The truth and unicorns, part 1


Unicorns are mythical creatures, but many people believe in them.  They don’t necessarily believe in the immanent possibility of seeing a unicorn on the street or in the woods any time soon.  They believe in believing in unicorns.

Myth speaks truth to reality, and the truth is that we need unicorns.  In the dialogue between myth and reality, we see the supposedly real world for what it really is:  impermanent, ever changing, mutable, a place that doesn’t have to be what it seems.  A place that isn’t really all that real, if by real you mean solid, concrete, tangible, or certain.

Without myth, the present is all we have (hello, Leonard Shelby).  Myth helps us to understand the world of now by freeing our dreams of worlds that might be, quite apart from whether or not they ever really happen.  Myth allows us the reveries of worlds lost, races won, loves cherished, sufferings endured.  Myth makes livable the stresses and oppressions of the moment.  Myth binds the present to the possible – the past that was, the past that could have been, the futures that may and may not come to pass, and the imaginary worlds that, without ever existing, will feed our passions and determine which future of the real world will, in fact, come to pass.

Myth is to our mundane world what relativity and quantum mechanics are to the world of Newtonian physics.  Newton’s laws work very well to explain the world of human-level sensory experience.  There’s a reason why an apple hits you on the head, and why every hanging apple on earth will do the same if you put a person under it at the right moment.  Newton explained the stuff we all see and helped us understand what was happening.  His laws extended our vision beyond the moment, predicting futures and explaining pasts.

Then came Einstein, whose Newtonian gaze extended much further than Newton could have dreamt, and in turn demanded a new reckoning.  With the theory of relativity, Einstein pushed our sight into the world of massive bodies – stars and galaxies – and the astronomical distances between them.  At the same time, Einstein’s discoveries also helped others (Max Plank, Neils Bohr, Erwin Schrödinger, and more) to gaze into the world of the infinitesimally small, smaller than the atom itself, and quantum mechanics was born.
The Unicorn in Captivity

The Unicorn in Captivity

At either end of the spectrum – the massive or the tiny – Newton’s laws don’t make sense, even though they explain the world in between quite well.  In relativity, things that happen now might occur before something that happened already, depending on where you’re looking from.  At the quantum level of subatomic particles like electrons and quarks, things can be in two places at the same time.  To believe in the physics of the massive, or of the tiny, is to suspend belief in the world we can see and touch.  And we can deal with that, because our minds constantly ask for more than what’s just beyond our noses.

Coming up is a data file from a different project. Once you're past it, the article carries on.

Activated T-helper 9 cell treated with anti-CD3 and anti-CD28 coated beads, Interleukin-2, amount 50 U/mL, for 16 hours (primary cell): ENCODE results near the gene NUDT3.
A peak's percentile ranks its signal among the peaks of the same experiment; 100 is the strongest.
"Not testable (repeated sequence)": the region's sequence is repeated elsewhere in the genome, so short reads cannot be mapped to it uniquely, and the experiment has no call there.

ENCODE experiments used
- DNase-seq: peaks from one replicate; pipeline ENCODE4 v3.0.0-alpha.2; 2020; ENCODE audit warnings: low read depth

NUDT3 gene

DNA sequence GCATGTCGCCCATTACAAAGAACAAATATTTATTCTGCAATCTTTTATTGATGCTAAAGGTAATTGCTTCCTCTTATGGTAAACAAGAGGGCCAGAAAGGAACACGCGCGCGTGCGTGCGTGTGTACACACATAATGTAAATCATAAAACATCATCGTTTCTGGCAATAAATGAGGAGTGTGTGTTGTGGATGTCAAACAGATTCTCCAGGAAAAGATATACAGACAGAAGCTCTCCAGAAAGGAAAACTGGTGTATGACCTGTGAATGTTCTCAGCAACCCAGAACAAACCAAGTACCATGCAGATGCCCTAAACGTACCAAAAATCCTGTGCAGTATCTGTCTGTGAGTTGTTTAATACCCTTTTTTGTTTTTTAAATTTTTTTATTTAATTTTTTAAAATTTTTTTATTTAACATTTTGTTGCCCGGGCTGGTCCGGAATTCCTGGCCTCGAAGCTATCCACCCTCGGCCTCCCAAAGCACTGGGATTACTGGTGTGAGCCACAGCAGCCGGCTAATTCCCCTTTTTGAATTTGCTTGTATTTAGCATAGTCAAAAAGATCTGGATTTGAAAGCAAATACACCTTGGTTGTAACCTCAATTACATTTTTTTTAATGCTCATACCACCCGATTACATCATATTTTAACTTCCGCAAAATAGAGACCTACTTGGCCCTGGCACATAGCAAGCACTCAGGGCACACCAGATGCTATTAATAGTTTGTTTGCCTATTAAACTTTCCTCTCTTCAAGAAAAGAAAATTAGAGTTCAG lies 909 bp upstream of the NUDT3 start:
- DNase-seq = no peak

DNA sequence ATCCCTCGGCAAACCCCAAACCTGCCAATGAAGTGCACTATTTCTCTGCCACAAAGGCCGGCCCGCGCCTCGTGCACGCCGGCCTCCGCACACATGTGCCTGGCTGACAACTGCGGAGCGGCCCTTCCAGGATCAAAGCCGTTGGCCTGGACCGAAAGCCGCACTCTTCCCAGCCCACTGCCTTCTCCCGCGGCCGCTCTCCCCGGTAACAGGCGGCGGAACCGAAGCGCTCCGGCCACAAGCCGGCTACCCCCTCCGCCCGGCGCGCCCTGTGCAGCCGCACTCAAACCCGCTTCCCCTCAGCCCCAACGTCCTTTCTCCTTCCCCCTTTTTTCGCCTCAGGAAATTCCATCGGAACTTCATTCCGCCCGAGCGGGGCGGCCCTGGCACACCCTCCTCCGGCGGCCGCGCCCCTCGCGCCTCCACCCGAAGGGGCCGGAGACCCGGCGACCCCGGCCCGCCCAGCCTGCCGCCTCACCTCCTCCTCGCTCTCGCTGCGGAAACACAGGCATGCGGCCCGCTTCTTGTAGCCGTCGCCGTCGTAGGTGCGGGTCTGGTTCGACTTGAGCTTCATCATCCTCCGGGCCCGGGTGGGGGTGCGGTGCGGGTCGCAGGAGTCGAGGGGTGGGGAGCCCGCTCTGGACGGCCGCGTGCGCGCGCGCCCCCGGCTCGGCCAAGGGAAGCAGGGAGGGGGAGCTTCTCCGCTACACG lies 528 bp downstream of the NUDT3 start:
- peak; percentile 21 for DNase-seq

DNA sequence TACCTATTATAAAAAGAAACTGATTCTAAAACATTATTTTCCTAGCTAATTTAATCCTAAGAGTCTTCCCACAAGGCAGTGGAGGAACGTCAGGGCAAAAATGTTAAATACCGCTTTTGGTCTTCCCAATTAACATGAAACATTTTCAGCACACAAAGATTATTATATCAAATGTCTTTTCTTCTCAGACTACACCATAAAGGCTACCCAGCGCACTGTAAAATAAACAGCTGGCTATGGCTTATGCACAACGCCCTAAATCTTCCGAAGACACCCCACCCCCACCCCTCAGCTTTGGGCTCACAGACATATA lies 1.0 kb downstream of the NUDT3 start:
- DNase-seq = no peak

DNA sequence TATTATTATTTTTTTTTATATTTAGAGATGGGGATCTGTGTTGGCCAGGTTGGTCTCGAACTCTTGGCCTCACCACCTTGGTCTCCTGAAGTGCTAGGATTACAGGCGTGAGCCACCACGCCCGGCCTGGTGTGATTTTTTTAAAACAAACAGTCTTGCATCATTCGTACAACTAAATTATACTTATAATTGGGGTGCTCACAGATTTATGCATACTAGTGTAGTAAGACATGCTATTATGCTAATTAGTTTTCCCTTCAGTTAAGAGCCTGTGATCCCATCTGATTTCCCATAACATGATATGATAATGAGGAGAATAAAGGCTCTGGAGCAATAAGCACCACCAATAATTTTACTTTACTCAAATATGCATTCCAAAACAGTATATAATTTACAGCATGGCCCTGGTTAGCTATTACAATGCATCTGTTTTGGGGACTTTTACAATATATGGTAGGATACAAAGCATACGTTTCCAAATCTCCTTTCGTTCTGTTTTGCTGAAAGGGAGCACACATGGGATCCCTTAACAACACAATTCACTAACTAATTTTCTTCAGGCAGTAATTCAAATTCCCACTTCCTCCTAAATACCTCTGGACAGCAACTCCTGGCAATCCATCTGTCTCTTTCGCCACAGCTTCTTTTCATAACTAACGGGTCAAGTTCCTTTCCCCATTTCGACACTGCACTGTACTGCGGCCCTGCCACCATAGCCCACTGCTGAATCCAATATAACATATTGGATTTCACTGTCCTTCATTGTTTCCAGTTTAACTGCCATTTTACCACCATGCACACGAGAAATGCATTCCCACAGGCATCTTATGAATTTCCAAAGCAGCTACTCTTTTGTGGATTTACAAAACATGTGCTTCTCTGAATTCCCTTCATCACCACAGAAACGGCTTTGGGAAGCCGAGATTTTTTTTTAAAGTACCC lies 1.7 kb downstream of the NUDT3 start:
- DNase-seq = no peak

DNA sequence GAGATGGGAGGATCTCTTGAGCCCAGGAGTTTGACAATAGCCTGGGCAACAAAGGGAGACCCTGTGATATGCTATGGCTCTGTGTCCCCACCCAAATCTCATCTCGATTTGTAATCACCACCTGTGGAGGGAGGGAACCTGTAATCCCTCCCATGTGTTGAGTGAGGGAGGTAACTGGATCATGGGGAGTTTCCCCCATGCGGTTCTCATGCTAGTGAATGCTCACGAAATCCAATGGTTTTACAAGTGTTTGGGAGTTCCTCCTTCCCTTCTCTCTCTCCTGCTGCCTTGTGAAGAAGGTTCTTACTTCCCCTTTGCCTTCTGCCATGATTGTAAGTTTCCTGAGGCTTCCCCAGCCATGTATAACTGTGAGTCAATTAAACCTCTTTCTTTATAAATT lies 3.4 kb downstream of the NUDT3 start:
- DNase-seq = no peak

This is why we have relativity, the 10 or 11 dimensions of string theory, the superposition of quantum particles, positrons and anti-matter, quarks, and unicorns.

Afternote: For a real treat on the marriage of design, art, and Isaac Newton, go to The Newton Project at the Dutch Art Institute.  Click on the artists’ names and see their designs.  My favorite is the one by Meiyu Tao.


Leonard Shelby:  See the post, “The truth and tattoos” and Memento.

Gold unicorn:  Norman Walsh, photographer, Bristol, England,

The Unicorn in Captivity, from “The Hunt Tapestries,” Metropolitan Museum of Art, The Cloisters.  Image from:


Filed under Albert Einstein, Erwin Schrödinger, ideas, Isaac Newton, Leonard Shelby, myth, philosophy, superposition

8 responses to “The truth and unicorns, part 1

  1. bschooled

    Stellar work…:)

  2. I have been thinking about this subject a lot, lately. I need myth to keep the horrors of the world at bay. It is a panacea for me. This is a very thoughtful and well considered piece.

    Interesting you should choose that tapestry because I remember seeing it in a book as a child and just bursting into tears at the sight of the unicorn confined like that. It stirs a lot of emotions.

    You write really well. Most enjoyable!

    • Thank you so much. I appreciate your comments. I did a second post on unicorns. Have a third post in the works (ending that for now).

      That tapestry is the key thing in unicorns part 2.

      I was blown away by my visit to see it in The Cloisters. With my father, I might add, re our dialogue on your own posts. He’s a medievalist. It was a great visit. My son loves that tapestry series. He’s only 7! It makes me think a lot, about a lot of things.

  3. michellebloom

    your blog is juicy, i like the theme of truth and….

    i am moving to brooklyn. in september. have some roommates. no job yet. i completely blanked on getting in touch with your friend. i suppose i can be shy. need to get over that one. 🙂

  4. Pingback: From Life on Mars to Linden, addendum « truth and rocket science

  5. I am delighted that Tiger Woods is back playing. It makes the game exciting yet again.

  6. For some time, Tiger Woods was undoubtedly one of my heroes. He epitomized brilliance. Okay, I’m not fantastic, however, if a heroic public figure is found to be so faded, they take the hero out of heroism. Almost all one has left is “-ism” — idiot, foolish, moron. Is he an awesome golfer? You bet he’s. Most likely he will always be regarded as one of the best in recent history.

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